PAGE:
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Influence of HLA-DR genes on the production of rheumatoid arthritis-specific autoantibodies to citrullinated fibrin

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Rheumatoid arthritis (RA), a chronic inflammatory joint disease, develops in patients expressing particular HLA-DR alleles. RA patients' sera contain antibodies to a post-translationally modified form of fibrin on which arginyl residues are transformed in citrullins.

We tested whether HLA-DR alleles influence the production of anti-citrullinated fibrin antibodies in RA patient sera and whether the replacement of arginyl residues by citrullyl residues on fibrin peptides could modify their binding to RA-associated HLA-DR molecules and their recognition by T cells in RA patients and controls.

We found that RA-associated HLA-DR alleles are also associated with presence of anti-citrullinated fibrin antibodies in RA patient sera. Multiple peptides from the alpha and beta chain of fibrin are capable to bind many HLA-DR alleles. RA-associated HLA-DR alleles are good fibrin peptide binders. However, citrullination does not influence fibrin peptide binding to HLA-DR or fibrin peptide recognition by T cells.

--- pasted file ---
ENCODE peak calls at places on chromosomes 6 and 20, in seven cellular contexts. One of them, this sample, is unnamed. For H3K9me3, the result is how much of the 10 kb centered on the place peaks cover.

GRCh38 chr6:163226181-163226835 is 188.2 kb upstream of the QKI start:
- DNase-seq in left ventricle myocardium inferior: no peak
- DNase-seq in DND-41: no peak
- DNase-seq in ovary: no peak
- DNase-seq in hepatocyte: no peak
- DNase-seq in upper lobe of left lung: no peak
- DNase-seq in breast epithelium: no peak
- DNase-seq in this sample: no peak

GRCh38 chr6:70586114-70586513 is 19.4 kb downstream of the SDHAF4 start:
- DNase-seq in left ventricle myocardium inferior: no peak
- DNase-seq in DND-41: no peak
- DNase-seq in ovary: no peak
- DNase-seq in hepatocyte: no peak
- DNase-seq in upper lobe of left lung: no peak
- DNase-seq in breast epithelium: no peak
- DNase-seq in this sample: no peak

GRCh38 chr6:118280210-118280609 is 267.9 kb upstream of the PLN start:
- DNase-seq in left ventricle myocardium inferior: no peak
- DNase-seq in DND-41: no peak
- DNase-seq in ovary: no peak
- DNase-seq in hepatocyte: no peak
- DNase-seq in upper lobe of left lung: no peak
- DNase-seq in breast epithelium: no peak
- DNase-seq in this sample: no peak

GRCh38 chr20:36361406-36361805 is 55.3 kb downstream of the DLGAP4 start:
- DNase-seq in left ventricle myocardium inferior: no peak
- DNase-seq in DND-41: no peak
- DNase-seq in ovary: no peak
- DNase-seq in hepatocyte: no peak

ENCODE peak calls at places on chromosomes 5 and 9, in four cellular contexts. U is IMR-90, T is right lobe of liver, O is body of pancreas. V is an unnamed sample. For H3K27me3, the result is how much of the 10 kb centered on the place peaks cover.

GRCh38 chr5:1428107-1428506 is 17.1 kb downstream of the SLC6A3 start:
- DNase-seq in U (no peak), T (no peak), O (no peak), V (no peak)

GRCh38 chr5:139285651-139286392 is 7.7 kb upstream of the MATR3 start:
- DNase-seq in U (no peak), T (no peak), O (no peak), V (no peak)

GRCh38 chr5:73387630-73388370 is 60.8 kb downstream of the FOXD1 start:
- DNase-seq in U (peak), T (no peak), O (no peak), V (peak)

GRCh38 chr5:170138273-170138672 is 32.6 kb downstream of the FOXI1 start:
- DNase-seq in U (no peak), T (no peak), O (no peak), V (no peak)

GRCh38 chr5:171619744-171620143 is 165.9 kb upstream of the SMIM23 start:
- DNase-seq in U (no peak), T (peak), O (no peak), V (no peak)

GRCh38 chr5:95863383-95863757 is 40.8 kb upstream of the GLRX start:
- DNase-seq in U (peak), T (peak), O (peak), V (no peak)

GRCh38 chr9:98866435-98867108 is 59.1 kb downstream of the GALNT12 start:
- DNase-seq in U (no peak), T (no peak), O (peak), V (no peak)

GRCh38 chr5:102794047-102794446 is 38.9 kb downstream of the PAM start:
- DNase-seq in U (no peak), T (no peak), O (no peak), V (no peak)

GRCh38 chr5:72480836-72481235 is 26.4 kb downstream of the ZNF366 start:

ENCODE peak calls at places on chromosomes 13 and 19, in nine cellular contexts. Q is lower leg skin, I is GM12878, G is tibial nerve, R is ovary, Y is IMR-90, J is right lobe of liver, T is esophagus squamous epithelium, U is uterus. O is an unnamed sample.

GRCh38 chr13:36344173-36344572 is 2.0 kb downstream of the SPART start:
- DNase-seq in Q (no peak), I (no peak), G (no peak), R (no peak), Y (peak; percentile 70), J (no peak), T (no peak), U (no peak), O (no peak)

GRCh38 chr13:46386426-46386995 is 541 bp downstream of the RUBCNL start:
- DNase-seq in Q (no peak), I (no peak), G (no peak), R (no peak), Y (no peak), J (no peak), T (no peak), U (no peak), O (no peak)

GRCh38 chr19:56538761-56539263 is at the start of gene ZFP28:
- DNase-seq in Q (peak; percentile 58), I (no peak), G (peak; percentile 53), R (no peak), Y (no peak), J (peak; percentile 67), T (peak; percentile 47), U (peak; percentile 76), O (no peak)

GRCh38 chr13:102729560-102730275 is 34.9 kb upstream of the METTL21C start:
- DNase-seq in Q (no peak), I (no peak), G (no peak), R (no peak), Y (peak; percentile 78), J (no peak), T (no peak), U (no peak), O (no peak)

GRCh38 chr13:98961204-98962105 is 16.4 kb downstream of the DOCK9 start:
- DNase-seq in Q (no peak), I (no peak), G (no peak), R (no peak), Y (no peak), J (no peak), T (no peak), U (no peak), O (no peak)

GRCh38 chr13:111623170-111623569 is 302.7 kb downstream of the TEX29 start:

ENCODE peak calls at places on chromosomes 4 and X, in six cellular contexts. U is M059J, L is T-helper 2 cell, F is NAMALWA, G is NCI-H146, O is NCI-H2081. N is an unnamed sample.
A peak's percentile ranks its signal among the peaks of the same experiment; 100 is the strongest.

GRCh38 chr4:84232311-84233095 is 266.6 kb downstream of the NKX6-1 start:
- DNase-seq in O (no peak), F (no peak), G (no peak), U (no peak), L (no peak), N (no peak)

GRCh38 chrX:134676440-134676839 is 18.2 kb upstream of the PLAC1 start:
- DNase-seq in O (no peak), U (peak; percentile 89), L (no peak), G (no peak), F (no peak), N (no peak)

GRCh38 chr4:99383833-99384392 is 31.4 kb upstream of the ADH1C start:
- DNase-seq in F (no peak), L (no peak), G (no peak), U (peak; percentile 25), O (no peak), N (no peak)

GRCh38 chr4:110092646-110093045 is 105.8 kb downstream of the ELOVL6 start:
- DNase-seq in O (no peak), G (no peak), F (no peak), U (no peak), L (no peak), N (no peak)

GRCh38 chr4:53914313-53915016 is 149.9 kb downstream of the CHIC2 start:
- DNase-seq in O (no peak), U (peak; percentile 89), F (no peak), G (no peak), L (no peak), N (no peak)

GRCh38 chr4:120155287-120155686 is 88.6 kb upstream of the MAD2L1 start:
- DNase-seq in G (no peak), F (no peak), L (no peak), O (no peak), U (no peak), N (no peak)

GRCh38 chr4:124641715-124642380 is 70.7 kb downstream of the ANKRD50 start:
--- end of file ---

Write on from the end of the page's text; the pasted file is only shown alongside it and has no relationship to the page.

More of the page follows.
Finally, peripheral blood T cells that recognize native or citrullinated fibrin peptides are common in RA patients and very uncommon in normal controls.

These results suggest that citrullination of fibrin has nothing to do with peptide/HLA-DR/T cell interaction and is merely involved in the definition of B-cell epitopes.

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  • Rheumatoid Arthritis
  • Rheumatoid Arthritis Patient
  • Citrullinated
  • Peptide Binder
  • Beta Chain